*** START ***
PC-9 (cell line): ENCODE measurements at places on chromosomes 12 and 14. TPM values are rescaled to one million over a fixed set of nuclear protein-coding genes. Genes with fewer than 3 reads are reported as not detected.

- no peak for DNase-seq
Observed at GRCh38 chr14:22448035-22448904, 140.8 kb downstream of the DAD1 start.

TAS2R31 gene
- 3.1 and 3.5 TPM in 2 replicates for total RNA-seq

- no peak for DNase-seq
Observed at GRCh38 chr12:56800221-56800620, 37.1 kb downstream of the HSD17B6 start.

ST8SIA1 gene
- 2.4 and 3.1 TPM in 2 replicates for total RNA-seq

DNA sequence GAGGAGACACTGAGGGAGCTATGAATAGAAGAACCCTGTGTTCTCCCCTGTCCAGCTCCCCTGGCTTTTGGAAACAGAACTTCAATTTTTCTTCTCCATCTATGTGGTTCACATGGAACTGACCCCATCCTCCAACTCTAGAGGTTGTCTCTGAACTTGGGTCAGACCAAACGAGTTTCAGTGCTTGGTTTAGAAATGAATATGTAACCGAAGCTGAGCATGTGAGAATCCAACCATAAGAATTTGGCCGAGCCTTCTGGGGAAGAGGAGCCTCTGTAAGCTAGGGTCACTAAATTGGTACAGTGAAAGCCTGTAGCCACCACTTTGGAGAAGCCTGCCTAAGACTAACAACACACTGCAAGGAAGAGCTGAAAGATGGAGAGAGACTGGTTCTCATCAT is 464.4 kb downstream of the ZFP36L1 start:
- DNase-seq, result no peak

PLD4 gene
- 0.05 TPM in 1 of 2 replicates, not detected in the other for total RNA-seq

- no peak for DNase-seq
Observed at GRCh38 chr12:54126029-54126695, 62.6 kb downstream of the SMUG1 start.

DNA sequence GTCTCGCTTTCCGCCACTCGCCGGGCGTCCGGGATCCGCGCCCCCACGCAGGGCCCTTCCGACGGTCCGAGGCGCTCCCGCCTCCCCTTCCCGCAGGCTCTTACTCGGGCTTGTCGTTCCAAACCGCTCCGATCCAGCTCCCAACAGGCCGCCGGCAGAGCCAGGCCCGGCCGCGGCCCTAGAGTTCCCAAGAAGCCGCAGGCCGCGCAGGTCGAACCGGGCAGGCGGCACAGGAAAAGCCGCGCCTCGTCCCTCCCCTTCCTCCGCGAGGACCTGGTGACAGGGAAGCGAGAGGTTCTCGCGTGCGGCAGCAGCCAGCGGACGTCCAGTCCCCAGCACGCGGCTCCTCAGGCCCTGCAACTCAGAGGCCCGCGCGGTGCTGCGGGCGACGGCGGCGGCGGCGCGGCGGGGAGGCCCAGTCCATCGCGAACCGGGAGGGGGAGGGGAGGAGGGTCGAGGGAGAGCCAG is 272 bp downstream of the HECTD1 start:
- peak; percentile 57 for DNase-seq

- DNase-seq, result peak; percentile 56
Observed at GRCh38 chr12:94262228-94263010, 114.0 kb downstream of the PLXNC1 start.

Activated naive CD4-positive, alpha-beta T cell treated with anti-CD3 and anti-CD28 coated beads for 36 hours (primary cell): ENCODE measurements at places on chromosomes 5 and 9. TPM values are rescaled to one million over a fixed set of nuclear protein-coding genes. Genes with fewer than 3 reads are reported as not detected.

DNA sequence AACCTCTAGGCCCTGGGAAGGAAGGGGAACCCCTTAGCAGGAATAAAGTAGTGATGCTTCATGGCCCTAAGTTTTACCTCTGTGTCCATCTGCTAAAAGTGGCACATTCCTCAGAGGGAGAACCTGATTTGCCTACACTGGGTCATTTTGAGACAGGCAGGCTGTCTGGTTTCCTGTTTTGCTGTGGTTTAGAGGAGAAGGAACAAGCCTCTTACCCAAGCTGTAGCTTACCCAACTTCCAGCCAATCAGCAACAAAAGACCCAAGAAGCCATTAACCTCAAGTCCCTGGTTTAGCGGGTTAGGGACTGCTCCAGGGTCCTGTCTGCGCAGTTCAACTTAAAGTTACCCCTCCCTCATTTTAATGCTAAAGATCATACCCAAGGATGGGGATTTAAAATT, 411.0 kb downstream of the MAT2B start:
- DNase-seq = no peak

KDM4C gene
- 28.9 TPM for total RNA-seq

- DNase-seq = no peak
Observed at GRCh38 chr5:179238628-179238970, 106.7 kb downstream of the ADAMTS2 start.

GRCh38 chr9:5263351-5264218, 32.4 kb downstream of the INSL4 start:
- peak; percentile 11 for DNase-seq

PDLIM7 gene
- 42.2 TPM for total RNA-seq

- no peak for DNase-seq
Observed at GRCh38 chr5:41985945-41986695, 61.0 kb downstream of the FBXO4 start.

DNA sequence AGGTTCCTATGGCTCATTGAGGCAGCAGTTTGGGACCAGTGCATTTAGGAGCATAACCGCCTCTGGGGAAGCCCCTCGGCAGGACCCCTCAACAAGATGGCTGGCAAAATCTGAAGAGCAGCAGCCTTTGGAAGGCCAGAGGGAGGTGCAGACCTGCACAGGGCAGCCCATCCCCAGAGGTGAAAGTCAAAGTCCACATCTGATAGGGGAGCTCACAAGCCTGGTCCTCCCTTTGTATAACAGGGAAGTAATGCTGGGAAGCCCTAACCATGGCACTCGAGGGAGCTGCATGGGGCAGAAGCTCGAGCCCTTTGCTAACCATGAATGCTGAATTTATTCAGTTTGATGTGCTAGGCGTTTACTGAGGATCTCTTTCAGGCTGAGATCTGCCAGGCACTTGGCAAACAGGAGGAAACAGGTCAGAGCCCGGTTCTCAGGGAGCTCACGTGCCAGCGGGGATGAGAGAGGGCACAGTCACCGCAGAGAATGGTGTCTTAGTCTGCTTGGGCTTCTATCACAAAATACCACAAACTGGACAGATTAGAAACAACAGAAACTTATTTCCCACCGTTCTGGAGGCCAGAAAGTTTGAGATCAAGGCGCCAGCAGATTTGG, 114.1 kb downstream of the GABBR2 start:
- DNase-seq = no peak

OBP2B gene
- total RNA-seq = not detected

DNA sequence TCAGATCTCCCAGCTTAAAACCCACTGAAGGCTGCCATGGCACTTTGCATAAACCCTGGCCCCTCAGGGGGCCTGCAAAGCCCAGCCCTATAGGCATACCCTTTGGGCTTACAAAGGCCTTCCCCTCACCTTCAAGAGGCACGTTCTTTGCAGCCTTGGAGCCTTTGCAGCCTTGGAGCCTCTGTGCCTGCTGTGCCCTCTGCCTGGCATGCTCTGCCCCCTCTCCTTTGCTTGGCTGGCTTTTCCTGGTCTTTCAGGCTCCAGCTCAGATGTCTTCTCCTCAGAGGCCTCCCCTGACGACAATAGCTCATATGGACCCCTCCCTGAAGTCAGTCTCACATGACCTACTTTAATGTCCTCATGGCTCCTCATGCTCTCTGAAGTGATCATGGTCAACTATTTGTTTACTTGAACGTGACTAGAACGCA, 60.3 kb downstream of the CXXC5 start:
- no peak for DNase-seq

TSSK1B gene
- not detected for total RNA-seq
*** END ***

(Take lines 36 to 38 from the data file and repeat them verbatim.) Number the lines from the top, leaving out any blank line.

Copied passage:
- total RNA-seq = not detected

DNA sequence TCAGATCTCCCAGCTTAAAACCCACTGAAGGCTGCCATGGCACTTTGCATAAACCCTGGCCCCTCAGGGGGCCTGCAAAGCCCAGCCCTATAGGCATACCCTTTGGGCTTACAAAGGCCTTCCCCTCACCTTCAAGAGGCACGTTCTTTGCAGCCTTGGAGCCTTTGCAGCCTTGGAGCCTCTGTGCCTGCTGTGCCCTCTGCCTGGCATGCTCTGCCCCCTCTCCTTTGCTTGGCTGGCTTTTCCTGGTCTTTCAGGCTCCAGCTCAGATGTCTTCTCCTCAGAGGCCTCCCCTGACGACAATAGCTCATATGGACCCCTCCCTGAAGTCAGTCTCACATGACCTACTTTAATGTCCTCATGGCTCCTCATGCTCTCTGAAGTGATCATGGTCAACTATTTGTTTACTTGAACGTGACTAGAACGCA, 60.3 kb downstream of the CXXC5 start:
- no peak for DNase-seq